The Forestry Forum is sponsored in part by:




TimberKing Sawmills



The Largest Inventory of Used Chainsaw Parts in the World

Toll Free 1-800-582-0470

LogRite Tools


Forest Products Industry Insurance

Norwood Industries Inc.

Sawmill & Woodlot Magazine



Your source for Portable Sawmills, Edgers, Resaws, Sharpeners, Setters, Bandsaw Blades and Sawmill Parts

EZ Boardwalk Sawmills. More Saw For Less Money!

STIHLDealers.com sponsored by Northeast STIHL

Woodland Sawmills

Peterson Swingmills

 KASCO SharpTech WoodMaxx Blades

Comstock Logging

Turbosawmill

Sawmill Exchange

BRUTE FORCE Authorized Dealer

Woodshax Outdoor Vending Solutions

FARMA

Forestry Forum Tool Box

Author Topic: Hogs...  (Read 609 times)

0 Members and 1 Guest are viewing this topic.

Offline Blake22

  • Full Member x2
  • ***
  • Posts: 135
  • Age: 52
  • Location: Madison, Fl.
  • Gender: Male
Hogs...
« on: December 30, 2016, 09:55:34 pm »
Went deer hunting this afternoon....saw 3 does & 4 yearlings.  On  the way back out of the woods we ran into a pack of wild hogs.  Killed a sow & a boar       SAUSAGE to come...!!
Blake

Offline fishpharmer

  • Senior Member x2
  • *****
  • Posts: 4550
  • Age: 50
  • Location: Mississippi
  • Gender: Male
Re: Hogs...
« Reply #1 on: December 30, 2016, 10:16:37 pm »
Good for you!
Built my own band mill with the help of Forestry Forum. 
Lucas 618 with 50" slabber
WoodmizerLT-40 Super Hydraulic
Deere 5065E mfwd w/553 loader

The reason a lot of people do not recognize opportunity is because it usually goes around wearing overalls looking like hard work. --Tom A. Edison

Offline Peter Drouin

  • Senior Member x2
  • *****
  • Posts: 7031
  • Location: New Hampshire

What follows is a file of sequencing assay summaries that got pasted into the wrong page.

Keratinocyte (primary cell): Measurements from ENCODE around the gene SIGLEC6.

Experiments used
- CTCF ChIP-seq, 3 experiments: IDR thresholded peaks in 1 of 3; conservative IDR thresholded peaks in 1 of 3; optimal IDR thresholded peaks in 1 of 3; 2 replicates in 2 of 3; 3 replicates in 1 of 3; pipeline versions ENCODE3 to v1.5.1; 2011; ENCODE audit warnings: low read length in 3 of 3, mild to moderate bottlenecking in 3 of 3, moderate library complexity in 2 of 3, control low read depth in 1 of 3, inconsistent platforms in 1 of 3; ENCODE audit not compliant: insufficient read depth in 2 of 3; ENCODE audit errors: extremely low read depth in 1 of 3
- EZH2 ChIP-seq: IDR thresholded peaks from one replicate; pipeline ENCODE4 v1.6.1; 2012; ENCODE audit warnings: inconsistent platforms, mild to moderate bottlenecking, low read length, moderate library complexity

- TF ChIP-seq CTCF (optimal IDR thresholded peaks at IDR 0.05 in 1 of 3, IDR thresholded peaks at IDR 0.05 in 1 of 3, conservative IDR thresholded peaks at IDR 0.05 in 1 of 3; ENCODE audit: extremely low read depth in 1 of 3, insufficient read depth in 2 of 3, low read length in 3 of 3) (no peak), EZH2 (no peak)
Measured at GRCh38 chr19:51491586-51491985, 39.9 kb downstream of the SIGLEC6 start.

• Gender: Male
    • Sanbornton Construction L.L.C.
Re: Hogs...
« Reply #2 on: December 31, 2016, 10:30:08 pm »
Wild Hog good to eat?
2008 LT40 super, And can cut up to 45' long
http://www.forestryforum.com/sanbornton     NH Timberland Owners Association supporter.
And a license NH soft wood grader.
Sawing since 1987

Offline Texas Ranger

  • Forester
  • *
  • Posts: 6210
  • Age: 76
  • Location: Livingston, Texas, God's Country
  • Gender: Male
  • Texan, by God and by choice.
    • Staples Forestry
Re: Hogs...
« Reply #3 on: January 01, 2017, 12:18:28 am »
Wild Hog good to eat?

The foresters answer, It Depends.  young are usually fairly decent, boars are strong.  But, the biggest problem is how it is handled once it is down.  They spoil rapidly. Sows can be strong as well.  But the handling is most important
The Ranger, home of Texas Forestry

Offline Peter Drouin

  • Senior Member x2
  • *****
  • Posts: 7031
  • Location: New Hampshire
  • Gender: Male
    • Sanbornton Construction L.L.C.
Re: Hogs...
« Reply #4 on: January 01, 2017, 06:32:44 am »
I can see where not being a farm pig where you can put it down and hung up to bleed out the right way. Something on the run with 10 holes in it might be a little ruff. ;D
 :new_year:
2008 LT40 super, And can cut up to 45' long
http://www.forestryforum.com/sanbornton     NH Timberland Owners Association supporter.
And a license NH soft wood grader.
Sawing since 1987

Offline WV Sawmiller

  • Senior Member x2
  • *****
  • Posts: 3062
  • Age: 63
  • Location: Hinton WV
  • Gender: Male
    • Green's Sawmill Services
Re: Hogs...
« Reply #5 on: January 01, 2017, 08:25:45 am »
   I think the Ranger's answer is pretty much spot on with any game animal. How it is handled and how it is cooked determines how it tastes. I've fed venison to many friends who swore they did not like it but they liked the "beef" steak or roast we were having. Did the same with some raccoon BBQ at a get together.
Howard Green
WM LT35HDG25(2015) , 2009 4wd Dodge PU, Kawasaki 650 ATV, Sthil 440 & 441, homemade logging arch (w/custom built rear log dolly), JD 750 w/4' wide Bushhog brand FEL

Dad always said "You can shear a sheep a bunch of times but you can only skin him once"

Offline Blake22

  • Full Member x2
  • ***
  • Posts: 135
  • Age: 52
  • Location: Madison, Fl.
  • Gender: Male
Re: Hogs...
« Reply #6 on: January 01, 2017, 11:22:05 am »
The sow I took straight to the processor.  I'm getting the backstraps & tenderloins whole. The rest of will be made into sausage......1/2 fresh & 1/2 smoked.  The boar hog went to the buzzards......
Blake

Offline rjwoelk

  • Senior Member
  • ****
  • Posts: 382
  • Age: 61
  • Location: lumsden sask. canada
  • Gender: Male
    • countrysidefirewood
Re: Hogs...
« Reply #7 on: January 01, 2017, 11:33:11 am »